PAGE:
Dubois, B.  2005. Damselflies of the North Woods.  North Woods Naturalist Series.  Kollath-Stensaas Publ. Duluth.  ISBN 0-9673793-7-7  ($18.95)

Glotzhober, R. C. and D. McShaffrey (eds).  2002.  The Dragonflies and Damselflies of Ohio.  Ohio Biological Survey Bulletin New Series  Vol 14 (2).  ISBN 0-86727-145-0  available at http://www.ohiobiologicalsurvey.org/pubs-newseries.html   ($40)

Lam, E.  2004. Damselflies of the Northeast.  Biodiversity Books, Forest Hills, N.Y. ISBN 0-9754015-0-5 http://homepage.mac.com/edlam/book.html     (order from website -  $22 – allow 3 weeks for delivery)

Mead, K.  2003.  Dragonflies of the North Woods.  North Woods Naturalist Series.  Kollath-Stensaas Publ. Duluth.  ISBN 0-9673793-6-9   ($18.95) 

Nikula, B, J. L. Loose, and M. R. Burne.  2003. A Field Guide to Dragonflies and Damselflies of Massachusetts Natural Heritage and Endangered Species Program. Mass. Division of Fisheries & Wildlife. Boston, MA.  Massachusetts Natural Heritage Program. http://www.mass.gov/dfwele/dfw/nhesp/nhpubs.htm      (scroll down for order form - $20 – allow 3 weeks for delivery)


Technical Reference Texts (most are expensive, some are out of print, but many are available from larger libraries)

Odonates
Corbet, P. S.  1999.  Dragonflies: Behavior and Ecology of Odonata. Cornell University Press. ISBN 0-8014-2592-1.  ($136)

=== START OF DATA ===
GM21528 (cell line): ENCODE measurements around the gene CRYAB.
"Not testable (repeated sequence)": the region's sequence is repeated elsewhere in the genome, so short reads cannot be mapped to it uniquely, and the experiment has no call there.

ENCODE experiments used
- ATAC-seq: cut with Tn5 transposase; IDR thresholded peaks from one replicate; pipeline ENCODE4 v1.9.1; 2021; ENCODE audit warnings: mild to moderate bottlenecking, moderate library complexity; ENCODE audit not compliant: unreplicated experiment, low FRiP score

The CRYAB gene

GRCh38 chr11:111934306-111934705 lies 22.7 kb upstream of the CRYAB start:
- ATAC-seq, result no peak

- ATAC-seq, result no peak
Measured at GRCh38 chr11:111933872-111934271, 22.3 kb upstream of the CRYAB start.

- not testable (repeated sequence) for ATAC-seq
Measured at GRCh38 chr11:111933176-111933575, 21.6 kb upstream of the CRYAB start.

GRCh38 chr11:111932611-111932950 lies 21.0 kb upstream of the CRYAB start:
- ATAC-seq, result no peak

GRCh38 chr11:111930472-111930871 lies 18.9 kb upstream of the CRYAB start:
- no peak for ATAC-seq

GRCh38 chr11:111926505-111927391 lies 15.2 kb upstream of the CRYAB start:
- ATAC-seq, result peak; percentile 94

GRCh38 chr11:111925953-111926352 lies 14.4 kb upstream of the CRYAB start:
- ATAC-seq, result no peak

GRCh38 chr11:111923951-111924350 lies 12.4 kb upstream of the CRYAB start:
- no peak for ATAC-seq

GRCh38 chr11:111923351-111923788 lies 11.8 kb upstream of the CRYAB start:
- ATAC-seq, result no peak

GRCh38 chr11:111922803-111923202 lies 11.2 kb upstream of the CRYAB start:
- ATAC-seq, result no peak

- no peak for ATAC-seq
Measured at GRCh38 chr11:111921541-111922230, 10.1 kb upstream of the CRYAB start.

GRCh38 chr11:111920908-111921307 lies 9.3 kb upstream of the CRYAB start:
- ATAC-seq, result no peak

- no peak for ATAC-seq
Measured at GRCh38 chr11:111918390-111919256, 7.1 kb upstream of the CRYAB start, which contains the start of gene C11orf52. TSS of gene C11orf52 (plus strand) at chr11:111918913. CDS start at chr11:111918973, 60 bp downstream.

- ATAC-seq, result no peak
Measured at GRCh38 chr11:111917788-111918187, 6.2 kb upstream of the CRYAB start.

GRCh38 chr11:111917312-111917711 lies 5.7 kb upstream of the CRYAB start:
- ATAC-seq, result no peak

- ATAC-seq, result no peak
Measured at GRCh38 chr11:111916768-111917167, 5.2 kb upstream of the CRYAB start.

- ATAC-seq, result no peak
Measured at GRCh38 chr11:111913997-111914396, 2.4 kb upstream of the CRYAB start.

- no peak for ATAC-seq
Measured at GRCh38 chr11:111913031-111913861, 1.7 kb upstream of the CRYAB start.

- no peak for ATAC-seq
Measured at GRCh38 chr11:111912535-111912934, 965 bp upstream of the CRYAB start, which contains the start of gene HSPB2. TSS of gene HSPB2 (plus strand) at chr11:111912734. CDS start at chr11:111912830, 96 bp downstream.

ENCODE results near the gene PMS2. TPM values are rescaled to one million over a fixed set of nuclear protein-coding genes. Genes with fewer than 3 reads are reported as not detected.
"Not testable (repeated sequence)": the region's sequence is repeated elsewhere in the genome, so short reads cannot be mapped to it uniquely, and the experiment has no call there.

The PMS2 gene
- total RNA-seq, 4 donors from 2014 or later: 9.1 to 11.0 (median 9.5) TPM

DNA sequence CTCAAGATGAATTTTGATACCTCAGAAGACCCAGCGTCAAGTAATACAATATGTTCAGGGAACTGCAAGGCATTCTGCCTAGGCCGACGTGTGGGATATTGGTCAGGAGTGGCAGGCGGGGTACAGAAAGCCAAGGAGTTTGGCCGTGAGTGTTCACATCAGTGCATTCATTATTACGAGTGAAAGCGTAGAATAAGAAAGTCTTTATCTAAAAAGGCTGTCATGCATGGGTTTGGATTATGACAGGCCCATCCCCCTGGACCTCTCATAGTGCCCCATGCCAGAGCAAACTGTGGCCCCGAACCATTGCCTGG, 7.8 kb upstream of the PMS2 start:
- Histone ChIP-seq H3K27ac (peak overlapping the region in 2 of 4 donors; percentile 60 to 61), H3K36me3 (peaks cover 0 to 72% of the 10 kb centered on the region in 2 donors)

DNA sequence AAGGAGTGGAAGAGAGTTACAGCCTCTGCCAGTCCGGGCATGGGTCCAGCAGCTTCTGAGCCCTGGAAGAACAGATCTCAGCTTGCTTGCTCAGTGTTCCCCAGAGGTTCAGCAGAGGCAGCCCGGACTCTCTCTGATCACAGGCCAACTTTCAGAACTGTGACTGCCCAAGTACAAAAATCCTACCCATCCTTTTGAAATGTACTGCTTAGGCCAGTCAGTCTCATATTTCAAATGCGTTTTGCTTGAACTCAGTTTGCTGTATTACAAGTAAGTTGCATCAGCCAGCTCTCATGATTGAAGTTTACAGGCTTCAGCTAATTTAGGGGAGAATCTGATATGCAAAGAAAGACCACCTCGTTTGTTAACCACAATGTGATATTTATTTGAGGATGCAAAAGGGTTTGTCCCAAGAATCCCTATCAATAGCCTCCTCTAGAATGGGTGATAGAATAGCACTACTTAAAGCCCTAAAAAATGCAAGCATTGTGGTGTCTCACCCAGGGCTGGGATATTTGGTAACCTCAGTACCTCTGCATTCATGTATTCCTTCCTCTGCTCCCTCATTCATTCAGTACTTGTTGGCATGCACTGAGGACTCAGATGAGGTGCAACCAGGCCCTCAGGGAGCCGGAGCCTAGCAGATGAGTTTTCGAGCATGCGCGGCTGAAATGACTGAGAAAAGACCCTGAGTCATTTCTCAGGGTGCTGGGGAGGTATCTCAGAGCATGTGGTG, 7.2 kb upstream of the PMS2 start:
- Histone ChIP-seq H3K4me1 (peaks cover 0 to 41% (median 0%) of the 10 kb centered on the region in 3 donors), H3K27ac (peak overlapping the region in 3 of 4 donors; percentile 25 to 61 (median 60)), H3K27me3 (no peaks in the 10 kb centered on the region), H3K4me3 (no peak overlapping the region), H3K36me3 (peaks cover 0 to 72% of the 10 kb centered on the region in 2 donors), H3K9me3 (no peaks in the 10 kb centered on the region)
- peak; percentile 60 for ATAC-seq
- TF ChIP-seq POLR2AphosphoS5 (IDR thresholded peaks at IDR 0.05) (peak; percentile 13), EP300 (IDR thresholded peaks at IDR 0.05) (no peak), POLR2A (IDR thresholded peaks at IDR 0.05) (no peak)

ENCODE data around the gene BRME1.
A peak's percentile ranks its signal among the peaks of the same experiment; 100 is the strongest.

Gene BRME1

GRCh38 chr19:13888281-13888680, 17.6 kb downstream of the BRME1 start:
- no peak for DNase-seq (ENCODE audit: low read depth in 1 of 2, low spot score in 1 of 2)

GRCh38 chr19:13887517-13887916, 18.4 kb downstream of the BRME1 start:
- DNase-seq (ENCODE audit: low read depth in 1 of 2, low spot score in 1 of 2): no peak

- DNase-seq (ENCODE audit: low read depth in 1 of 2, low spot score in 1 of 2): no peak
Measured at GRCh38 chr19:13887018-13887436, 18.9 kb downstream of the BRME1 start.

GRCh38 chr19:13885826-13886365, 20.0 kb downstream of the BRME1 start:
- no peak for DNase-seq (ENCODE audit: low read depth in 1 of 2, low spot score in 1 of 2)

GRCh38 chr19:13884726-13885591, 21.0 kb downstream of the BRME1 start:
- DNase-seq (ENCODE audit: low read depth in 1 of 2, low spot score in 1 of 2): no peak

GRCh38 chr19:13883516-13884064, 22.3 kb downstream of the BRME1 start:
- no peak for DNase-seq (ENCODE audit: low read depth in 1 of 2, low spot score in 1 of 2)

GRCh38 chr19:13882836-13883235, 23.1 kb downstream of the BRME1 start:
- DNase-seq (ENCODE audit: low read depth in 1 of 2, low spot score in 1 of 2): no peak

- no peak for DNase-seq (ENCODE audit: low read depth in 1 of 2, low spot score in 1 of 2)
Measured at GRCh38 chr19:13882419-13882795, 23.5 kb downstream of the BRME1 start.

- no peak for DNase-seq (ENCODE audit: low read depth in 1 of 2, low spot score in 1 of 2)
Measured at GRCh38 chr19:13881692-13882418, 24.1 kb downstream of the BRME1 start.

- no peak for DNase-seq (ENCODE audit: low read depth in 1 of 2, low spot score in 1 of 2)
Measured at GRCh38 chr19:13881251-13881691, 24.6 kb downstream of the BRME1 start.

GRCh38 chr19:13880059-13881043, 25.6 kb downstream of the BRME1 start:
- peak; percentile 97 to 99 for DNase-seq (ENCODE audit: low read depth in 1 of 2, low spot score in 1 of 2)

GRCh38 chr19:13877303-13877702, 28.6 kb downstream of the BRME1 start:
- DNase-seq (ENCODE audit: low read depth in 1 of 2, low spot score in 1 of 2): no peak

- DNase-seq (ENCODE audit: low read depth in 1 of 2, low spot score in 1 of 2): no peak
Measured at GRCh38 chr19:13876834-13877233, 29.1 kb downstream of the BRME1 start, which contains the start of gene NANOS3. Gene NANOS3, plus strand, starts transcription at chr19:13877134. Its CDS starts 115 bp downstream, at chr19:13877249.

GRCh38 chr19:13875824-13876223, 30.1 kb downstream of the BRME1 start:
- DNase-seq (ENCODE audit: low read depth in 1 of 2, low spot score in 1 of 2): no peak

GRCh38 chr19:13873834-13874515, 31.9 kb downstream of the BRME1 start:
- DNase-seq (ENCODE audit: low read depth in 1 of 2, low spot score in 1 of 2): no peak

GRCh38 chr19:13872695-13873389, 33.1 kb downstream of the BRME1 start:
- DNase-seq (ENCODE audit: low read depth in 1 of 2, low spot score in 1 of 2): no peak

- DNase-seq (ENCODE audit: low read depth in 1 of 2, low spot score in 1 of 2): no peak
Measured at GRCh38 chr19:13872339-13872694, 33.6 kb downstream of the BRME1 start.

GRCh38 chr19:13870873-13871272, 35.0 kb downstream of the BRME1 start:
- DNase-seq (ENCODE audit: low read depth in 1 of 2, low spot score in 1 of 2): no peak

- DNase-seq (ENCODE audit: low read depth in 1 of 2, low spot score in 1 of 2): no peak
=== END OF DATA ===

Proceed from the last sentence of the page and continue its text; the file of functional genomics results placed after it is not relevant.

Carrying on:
Needham, J. G., M. J. Westfall and M. L. May. 2000.  Dragonflies of North America. Scientific Publishers, Gainesville, Florida. ISBN 0945417942  ($160)

*Walker, E. M. 1953. The Odonata of Canada and Alaska: vol. 1: part I: general. part II: The zygoptera - damselflies. University of Toronto Press, Toronto, Ontario.  (out of print)

*Walker, E. M. 1958. The Odonata of Canada and Alaska: vol. 2: part III: The anisoptera - four families.  University of Toronto Press, Toronto, Ontario. ISBN 0-8020-7076-0. (out of print)

*Walker, E. M. and P. S. Corbet. 1978. The Odonata of Canada and Alaska: vol.3: part III: The anisoptera - three families. Edition 2. University of Toronto Press, Toronto, Ontario. ISBN 0-8020-5321-1. 308 p.  (out of print)

*all three volumes available as high resolution scans for $160 from http://www.ontarioinsects.org/publications.htm ]

Westfall, M. J. and M. L. May. 1996. Damselflies of North America. Scientific Publishers, Gainesville, Florida. ISBN 0-945417-93-4. (out of print)

Westfall, M. J. and M. L. May. 2006. Damselflies of North America – Revised edition. Scientific Publishers, Gainesville, Florida. ISBN 0-945417-97-7.  ($104)